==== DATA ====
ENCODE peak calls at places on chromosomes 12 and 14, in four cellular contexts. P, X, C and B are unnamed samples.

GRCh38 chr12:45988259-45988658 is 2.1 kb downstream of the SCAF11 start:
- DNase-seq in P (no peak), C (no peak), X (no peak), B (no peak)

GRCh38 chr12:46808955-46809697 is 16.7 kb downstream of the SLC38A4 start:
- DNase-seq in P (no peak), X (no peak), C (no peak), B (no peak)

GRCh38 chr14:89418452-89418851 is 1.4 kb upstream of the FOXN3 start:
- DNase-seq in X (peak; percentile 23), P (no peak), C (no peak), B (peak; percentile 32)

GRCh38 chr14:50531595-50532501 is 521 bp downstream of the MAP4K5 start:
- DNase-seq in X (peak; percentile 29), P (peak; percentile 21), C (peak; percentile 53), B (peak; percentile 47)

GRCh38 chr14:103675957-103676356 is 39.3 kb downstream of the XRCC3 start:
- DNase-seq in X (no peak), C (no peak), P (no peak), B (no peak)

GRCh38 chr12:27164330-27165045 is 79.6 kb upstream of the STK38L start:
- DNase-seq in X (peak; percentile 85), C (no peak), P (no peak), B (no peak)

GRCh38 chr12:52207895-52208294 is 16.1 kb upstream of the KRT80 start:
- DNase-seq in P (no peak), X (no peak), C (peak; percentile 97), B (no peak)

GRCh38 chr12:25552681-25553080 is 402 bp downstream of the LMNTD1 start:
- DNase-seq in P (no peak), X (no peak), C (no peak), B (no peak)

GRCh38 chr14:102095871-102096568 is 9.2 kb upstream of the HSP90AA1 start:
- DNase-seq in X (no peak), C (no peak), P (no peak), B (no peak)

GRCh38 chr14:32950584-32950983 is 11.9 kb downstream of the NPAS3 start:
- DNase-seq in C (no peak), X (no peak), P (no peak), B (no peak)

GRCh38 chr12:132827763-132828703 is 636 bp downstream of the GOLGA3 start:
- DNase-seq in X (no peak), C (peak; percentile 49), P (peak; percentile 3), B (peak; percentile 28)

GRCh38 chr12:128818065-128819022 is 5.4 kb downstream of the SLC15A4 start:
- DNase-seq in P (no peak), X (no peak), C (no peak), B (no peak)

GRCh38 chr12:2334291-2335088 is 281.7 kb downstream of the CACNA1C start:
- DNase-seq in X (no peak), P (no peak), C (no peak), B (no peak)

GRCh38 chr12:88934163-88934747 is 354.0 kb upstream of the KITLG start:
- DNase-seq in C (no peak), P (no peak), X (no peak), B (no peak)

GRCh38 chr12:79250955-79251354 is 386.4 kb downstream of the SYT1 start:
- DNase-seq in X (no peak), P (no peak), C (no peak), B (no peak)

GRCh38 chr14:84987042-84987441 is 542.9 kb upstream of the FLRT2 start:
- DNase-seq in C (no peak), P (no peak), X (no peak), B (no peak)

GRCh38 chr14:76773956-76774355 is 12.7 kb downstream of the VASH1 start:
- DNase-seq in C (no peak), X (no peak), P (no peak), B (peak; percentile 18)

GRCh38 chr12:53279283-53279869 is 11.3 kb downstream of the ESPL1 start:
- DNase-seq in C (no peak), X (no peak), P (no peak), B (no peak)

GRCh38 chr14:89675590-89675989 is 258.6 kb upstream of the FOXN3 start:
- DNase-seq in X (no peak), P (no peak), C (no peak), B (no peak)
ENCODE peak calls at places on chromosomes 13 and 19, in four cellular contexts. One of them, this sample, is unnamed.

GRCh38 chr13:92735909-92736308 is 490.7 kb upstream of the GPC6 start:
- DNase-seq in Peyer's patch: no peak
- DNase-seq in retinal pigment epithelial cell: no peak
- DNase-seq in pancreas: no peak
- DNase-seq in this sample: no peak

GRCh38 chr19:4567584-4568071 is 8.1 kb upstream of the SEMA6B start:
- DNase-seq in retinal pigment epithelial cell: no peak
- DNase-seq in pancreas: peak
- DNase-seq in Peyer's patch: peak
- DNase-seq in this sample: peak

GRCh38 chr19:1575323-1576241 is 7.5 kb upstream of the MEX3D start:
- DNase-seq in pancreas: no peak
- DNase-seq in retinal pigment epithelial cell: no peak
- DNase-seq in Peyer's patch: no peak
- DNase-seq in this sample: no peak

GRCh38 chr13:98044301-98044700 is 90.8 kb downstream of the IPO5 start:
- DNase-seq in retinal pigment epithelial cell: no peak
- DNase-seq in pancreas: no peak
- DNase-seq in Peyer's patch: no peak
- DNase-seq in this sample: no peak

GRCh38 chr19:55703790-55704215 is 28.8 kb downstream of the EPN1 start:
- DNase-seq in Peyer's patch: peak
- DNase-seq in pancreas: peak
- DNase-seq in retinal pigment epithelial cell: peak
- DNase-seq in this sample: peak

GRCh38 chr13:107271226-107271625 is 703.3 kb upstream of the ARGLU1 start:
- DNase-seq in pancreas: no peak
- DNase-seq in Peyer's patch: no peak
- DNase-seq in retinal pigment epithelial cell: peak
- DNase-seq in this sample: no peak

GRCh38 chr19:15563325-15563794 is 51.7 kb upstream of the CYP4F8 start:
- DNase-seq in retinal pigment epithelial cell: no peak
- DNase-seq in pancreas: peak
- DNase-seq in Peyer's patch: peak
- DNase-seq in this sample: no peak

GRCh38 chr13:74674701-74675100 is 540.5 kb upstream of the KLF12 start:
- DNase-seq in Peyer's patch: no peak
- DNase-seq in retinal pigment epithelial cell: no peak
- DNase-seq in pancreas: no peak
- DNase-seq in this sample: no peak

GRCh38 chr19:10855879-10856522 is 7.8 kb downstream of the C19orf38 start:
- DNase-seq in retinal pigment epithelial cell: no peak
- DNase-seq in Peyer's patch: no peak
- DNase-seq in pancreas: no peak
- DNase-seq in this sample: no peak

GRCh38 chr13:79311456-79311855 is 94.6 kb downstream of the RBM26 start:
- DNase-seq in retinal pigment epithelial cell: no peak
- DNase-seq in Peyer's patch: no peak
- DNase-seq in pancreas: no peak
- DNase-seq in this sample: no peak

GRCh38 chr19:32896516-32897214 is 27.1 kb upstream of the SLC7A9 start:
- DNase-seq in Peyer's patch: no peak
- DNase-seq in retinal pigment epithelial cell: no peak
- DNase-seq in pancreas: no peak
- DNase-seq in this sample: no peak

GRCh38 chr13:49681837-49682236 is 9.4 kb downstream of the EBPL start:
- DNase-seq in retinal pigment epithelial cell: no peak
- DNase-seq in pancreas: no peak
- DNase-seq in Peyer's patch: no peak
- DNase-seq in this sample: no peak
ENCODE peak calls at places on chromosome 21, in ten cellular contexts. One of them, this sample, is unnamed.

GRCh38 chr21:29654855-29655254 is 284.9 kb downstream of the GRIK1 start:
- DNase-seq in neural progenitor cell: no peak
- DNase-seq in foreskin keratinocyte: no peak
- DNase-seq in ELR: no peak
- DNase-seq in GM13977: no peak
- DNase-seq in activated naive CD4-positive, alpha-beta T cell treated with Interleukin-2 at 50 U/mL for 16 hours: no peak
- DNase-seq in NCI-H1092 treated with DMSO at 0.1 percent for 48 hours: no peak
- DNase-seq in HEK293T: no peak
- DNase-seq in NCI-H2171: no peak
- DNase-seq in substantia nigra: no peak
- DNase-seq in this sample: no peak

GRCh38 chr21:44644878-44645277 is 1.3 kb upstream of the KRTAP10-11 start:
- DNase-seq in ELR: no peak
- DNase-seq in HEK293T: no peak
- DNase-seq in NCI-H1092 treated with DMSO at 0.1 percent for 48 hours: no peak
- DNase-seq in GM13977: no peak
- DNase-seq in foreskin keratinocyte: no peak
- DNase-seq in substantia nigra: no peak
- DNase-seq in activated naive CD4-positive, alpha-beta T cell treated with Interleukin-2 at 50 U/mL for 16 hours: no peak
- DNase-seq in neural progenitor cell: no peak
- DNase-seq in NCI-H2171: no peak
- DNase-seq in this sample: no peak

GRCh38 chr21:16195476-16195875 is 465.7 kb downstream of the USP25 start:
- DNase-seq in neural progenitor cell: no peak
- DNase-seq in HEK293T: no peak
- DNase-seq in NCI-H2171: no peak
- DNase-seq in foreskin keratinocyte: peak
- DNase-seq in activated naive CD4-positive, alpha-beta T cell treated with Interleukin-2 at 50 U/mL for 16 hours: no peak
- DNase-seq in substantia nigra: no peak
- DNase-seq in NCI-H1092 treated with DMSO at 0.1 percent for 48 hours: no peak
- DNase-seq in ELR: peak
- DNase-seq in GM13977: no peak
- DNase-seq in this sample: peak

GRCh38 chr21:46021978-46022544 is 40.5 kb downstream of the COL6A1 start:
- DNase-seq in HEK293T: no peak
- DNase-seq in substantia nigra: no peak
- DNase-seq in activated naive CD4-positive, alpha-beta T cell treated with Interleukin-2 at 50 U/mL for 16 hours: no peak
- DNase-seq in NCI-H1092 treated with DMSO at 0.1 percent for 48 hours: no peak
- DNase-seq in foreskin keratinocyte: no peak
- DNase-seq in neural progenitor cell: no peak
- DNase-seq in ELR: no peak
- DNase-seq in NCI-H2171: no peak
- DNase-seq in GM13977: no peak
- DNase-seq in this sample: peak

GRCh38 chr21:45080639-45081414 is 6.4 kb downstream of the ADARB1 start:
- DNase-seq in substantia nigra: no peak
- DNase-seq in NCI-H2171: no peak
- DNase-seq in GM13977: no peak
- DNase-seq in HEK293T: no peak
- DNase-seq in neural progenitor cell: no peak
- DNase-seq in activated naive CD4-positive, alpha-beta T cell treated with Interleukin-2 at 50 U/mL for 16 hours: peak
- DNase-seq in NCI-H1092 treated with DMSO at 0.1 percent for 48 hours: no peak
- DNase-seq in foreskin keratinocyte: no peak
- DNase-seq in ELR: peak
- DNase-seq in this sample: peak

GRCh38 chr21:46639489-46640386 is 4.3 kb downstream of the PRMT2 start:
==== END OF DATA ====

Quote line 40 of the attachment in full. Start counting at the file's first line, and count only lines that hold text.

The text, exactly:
ENCODE peak calls at places on chromosomes 13 and 19, in four cellular contexts. One of them, this sample, is unnamed.